She’s a bright young lawyer specializing in aboriginal legal issues. Sharma also has a degree in environmental biology, which would serve her well as a park commissioner. She values diversity and has a good understanding of women’s issues, having served on the board of Battered Women’s Support Services. Over time, we believe she has the potential to emerge as a fiery advocate who will battle on the side of low-income people against entrenched interests. The park board has been a launching pad for the careers of some of the city’s most influential politicians over the years. Sharma just might follow in that tradition.
Vancouver Board of Education
Please see this page for our candidate recommendations.
There’s no race for mayor in West Vancouver, where Coun. Michael Smith is running unopposed. Council watchdog Carolanne Reynolds would be a good addition to West Van council. Trish Panz deserves to be reelected for shepherding forward a progressive climate-change plan. Former B.C. Green party candidate Damian Kettlewell is also worth supporting. In the District of North Vancouver, Richard Walton is one of the region’s most competent mayors, and deserves another term. Lisa Muri has been one of the district’s more progressive politicians over the years. Roger Bassam, who works in information technology, and former police officer Doug Mackay-Dunn have also demonstrated intelligence in the district council chamber. In the nearby City of North Vancouver, we’re recommending the reelection of Mayor Darrell Mussatto, who is one of the greenest politicians in the region, along with his most important supporter on council, Craig Keating. Newcomers Juliana Buitenhuis, Yashar Khalighi, and Michael Charrois would bring progressive voices to the chamber and are all worth supporting.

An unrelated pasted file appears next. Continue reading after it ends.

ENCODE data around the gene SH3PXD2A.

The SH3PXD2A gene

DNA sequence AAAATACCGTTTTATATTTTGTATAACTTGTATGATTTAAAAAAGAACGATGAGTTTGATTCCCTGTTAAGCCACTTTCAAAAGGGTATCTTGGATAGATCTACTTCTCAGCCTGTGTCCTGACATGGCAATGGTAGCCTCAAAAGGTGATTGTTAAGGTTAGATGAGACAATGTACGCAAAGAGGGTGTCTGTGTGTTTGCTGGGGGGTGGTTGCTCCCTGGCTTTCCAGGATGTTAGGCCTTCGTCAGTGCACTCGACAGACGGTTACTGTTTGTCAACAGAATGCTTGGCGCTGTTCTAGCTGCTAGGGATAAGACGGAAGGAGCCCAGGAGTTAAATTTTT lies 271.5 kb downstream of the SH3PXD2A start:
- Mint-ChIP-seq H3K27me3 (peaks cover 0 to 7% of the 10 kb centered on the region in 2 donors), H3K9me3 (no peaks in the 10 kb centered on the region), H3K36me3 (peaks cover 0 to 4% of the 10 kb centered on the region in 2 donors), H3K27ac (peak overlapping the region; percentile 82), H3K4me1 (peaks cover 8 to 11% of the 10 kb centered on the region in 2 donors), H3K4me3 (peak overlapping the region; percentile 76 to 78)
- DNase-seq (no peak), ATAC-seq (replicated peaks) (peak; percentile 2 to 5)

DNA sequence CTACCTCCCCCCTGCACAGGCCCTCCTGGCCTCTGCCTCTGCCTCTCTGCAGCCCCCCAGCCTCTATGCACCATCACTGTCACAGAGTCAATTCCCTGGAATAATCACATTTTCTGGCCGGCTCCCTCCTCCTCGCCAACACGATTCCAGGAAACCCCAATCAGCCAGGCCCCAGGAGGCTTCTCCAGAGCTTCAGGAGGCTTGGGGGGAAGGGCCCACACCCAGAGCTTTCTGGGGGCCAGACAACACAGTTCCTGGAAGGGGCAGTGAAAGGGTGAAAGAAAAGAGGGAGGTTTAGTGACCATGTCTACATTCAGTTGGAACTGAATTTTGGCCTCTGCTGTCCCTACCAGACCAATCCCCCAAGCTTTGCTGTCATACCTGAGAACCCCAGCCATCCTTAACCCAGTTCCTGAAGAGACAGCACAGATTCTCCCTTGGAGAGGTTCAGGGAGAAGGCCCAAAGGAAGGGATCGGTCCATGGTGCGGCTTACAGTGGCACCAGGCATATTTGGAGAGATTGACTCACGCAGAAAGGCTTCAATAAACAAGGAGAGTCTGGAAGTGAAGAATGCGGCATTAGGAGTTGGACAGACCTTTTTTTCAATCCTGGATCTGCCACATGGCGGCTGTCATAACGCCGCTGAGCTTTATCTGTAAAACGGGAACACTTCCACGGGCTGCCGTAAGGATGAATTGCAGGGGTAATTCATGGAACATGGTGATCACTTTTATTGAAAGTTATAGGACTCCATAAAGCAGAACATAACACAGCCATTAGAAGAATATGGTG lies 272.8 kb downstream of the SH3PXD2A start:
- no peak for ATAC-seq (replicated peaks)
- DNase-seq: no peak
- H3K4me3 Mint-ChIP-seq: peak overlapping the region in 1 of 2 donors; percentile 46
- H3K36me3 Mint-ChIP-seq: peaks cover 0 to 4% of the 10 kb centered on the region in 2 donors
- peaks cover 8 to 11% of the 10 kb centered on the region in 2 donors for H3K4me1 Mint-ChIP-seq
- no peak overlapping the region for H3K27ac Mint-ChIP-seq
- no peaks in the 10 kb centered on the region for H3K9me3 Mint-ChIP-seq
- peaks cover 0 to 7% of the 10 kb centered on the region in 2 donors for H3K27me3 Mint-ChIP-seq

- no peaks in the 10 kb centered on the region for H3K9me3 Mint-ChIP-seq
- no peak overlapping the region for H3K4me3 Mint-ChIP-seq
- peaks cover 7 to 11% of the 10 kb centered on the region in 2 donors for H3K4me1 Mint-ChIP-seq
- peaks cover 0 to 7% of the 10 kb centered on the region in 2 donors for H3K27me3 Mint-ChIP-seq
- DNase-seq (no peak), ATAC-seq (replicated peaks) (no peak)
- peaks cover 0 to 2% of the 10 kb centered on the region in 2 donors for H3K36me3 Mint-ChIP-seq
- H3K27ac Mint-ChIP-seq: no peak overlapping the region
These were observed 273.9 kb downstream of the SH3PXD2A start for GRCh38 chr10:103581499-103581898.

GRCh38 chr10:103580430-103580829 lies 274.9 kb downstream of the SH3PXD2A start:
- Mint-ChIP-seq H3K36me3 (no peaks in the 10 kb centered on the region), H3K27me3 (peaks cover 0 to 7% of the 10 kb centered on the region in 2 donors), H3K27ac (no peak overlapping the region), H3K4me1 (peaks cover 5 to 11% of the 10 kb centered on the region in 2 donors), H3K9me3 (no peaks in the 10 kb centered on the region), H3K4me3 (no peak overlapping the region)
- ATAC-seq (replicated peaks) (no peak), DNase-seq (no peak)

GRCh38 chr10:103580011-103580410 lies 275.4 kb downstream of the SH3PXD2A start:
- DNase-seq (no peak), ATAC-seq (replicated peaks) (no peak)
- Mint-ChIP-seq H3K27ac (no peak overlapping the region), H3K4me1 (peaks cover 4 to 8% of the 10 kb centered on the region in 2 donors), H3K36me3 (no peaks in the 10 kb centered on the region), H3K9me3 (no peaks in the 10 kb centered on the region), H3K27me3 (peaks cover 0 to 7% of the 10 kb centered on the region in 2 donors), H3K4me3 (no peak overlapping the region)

We haven’t always been thrilled with Mayor Wayne Wright, who initially resisted city involvement in saving the Massey Theatre. But under his tenure, the city has seen improvements to the Uptown area and along Columbia Street. Wright deserves credit for New Westminster being the first city in Canada to apologize for its treatment of Chinese pioneers. His opponent, James Crosty, has promised to boost the arts. Early in the campaign, Wright stupidly referred to Crosty’s “lifestyle”—Crosty is gay—making us wonder if the mayor realizes it’s the 21st century. On balance, we’ll tip our hat to Crosty, who has tried to engage young voters. We recommend reelecting councillors Jonathan Cote, Bill Harper, Jaimie McEvoy, and Lorrie Williams, who supported a living wage. Also, save a vote for council for Paul Mulangu, who has been a great advocate for African immigrants, and for former NDP MLA Chuck Puchmayr.
Mayor Derek Corrigan and his Burnaby Citizens Association team deserve to be reelected, given their prudent oversight of city finances, sensitive approach to development, and appreciation for the environment. The City of Burnaby could be doing more to address homelessness, but deserves credit for paying attention to the looming Canada–EU trade deal. BCA candidates for the board of education provided teachers with material to counter homophobic bullying, despite intense opposition from the Christian right.